Cytoreductive Surgery for the Management of Stage IV Epithelial Ovarian Cancer


Synopsis: Stage IV epithelial ovarian cancer patients with less than 2 cm residual disease have a survival advantage over patients with bulky residual disease.

Sources: Liu PC, et al. Gynecol Oncol 1997;64:4-8; Curtin JP, et al. Gynecol Oncol 1997;64:9-12; Mun karah AR, et al. Gynecol Oncol 1997:64:13-17.

In a recent issue of Gynecologic Oncology, three independent groups of investigators focused on the surgical management of patients with stage IV epithelial ovarian cancer. Liu et al treated 47 patients with stage IV disease. Patients were deemed stage IV by virtue of positive pleural effusion (26 patients), and 21 had parenchymal liver involvement or metastatic disease outside the abdomen. Fourteen (30%) were optimally cytoreduced to 2 cm or less residual disease at initial surgery. The median survival of the suboptimally debulked group was 17 months, while median survival in the optimal group was 37 months (P = 0.0295). In the study by Curtin et al, 97 patients with stage IV disease were treated. Forty-one (42%) had malignant pleural effusion, and 20 (21%) had liver metastases. Ninety-two of the 97 patients underwent an initial attempt at cytoreductive surgery. The median survival for the entire group was 21 months. Median survival for optimally debulked patients was 40 months compared to 18 months for patients with bulky residual disease (P = 0.01). In the multivariate analysis, only age less than 65 years and optimal debulking were independent predictors of outcome. In the third study, Munkarah et al reported on 100 patients with stage IV disease who underwent primary surgery. Debulking was optimal in 31 patients, suboptimal in 61, and undetermined in eight. The median survival for optimally debulked patients was 25 months compared to 15 months for suboptimally debulked patients (P < 0.02). In all three studies, the authors concluded that stage IV patients with optimal debulking have a survival advantage over those with suboptimal debulking.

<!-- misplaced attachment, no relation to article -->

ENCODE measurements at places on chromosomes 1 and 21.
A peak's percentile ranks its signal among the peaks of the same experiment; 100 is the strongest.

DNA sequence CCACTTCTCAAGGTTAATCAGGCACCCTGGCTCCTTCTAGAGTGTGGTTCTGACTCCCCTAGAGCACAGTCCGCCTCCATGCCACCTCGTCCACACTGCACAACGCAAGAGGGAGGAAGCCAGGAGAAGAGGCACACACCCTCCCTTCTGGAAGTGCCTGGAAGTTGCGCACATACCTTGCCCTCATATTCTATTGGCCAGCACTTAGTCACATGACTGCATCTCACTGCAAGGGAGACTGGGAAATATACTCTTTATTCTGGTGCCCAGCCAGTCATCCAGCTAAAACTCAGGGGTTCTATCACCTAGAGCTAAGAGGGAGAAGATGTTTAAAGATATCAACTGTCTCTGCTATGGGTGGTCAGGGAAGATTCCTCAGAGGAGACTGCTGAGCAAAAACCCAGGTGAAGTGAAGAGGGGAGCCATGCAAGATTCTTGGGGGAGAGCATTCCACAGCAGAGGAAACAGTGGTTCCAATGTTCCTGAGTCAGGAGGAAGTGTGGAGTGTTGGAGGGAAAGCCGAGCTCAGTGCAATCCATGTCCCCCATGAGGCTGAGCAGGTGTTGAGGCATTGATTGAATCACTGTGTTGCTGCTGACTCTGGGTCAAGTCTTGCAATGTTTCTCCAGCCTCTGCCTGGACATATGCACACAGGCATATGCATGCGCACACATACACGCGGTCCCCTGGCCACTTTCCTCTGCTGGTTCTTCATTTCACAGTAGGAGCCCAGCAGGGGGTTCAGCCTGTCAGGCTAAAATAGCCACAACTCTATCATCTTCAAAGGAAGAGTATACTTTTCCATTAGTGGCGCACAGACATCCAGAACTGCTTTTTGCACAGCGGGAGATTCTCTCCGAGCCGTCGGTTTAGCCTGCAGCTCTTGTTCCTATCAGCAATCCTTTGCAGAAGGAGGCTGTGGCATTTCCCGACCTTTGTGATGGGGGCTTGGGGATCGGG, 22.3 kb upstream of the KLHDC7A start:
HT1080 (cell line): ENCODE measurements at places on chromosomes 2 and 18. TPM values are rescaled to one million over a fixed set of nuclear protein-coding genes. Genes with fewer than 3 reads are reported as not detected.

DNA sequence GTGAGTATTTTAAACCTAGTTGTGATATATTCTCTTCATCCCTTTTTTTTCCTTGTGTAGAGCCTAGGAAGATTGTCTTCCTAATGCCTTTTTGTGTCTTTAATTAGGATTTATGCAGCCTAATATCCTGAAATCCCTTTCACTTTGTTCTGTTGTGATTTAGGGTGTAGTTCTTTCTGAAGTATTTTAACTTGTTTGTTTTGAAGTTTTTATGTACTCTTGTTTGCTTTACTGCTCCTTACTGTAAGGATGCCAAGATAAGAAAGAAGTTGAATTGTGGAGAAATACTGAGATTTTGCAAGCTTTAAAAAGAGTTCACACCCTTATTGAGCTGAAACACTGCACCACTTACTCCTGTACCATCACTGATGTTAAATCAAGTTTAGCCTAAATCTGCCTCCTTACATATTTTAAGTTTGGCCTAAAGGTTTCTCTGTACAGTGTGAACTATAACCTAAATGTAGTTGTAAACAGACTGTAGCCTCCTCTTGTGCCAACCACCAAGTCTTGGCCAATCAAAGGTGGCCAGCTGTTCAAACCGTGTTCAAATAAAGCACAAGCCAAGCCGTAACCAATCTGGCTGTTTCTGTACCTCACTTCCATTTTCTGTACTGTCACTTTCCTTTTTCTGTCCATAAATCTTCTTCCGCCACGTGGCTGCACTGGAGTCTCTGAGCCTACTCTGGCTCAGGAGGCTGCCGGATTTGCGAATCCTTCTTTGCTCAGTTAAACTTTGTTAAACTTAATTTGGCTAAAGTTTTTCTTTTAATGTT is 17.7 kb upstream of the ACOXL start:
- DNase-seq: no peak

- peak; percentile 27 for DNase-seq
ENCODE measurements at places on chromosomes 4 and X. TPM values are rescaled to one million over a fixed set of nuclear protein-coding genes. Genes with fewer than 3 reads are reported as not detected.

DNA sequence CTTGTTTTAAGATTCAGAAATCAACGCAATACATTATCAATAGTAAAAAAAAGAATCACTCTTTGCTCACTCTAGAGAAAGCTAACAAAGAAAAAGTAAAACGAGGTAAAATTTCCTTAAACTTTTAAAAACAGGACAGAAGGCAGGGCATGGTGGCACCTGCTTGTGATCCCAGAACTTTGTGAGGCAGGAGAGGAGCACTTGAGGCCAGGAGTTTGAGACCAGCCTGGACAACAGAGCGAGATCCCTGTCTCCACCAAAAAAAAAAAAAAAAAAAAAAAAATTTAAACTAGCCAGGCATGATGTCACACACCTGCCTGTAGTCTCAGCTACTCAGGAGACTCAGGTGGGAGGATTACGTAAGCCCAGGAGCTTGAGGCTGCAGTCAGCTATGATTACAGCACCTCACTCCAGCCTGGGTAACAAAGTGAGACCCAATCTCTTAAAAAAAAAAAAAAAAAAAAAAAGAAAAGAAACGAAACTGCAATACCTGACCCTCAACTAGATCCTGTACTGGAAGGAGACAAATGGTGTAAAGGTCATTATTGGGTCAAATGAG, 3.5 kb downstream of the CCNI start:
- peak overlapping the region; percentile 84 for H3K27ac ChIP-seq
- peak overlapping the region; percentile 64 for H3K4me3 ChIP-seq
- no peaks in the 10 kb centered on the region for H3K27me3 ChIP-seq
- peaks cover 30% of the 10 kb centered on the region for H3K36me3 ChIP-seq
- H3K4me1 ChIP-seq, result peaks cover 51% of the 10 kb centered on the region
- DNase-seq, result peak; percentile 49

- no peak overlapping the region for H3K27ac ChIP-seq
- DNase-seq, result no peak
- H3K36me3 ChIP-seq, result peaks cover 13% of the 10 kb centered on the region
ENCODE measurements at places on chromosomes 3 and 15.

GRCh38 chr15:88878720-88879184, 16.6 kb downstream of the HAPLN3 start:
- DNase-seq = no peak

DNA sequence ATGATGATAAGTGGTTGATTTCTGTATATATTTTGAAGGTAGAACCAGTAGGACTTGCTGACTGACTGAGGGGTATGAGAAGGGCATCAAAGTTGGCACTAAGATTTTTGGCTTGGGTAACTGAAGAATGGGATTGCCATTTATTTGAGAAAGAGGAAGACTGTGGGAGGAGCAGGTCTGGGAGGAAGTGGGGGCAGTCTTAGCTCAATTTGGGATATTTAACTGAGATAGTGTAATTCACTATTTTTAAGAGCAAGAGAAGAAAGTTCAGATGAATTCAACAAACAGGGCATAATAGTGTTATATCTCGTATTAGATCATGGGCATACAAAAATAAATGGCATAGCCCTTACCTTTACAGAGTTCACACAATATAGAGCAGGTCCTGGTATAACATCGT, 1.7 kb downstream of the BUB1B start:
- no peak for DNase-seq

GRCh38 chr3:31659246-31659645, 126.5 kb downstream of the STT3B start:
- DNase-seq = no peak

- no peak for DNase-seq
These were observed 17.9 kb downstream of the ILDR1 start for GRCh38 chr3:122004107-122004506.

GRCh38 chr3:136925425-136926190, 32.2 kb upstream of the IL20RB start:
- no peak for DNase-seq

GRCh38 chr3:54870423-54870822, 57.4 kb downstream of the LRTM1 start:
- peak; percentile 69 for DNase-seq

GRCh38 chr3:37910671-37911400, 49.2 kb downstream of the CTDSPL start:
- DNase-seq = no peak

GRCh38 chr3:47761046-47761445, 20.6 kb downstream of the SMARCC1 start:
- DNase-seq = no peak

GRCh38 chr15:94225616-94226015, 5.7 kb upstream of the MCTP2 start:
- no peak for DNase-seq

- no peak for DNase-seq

Stage IV accounts for approximately 15-20% of epithelial ovarian cancer. The most common clinical presentation within this category is a cytologically positive pleural effusion. Other types of presentation include parenchymal hepatic involvement or peripheral lymph node involvement (such as a positive supraclavicular node). Unfortunately, less than 5% of stage IV patients are cured with current treatments. These three studies all reach identical conclusions about the impact of initial cytoreductive surgery in this population: patients who are able to be optimally debulked have a better prognosis than those who are not able to be optimally debulked. However, we have the same problem in interpretation of these findings that we have in all such retrospective studies of cytoreductive surgery in patients with advanced ovarian cancer: the relative influences of tumor biology and interventions. For instance, it is possible that those patients who are able to be optimally debulked simply have less infiltrative, less extensive tumors. During the past few years, there has been a growing trend to treat presumed stage IV ovarian cancer patients with chemotherapy prior to surgery—so-called neoadjuvant chemotherapy followed by interval debulking. Typically, three cycles of chemotherapy will be given prior to an initial attempt at surgical debulking. Currently, we do not know whether such an approach is as efficacious as the standard one or even more so. Only a prospective randomized study comparing these two strategies will resolve the issue. Ultimately, I hope that clinical, histopathological, or molecular prognostic factors allow us to individualize our treatment approach to stage IV patients.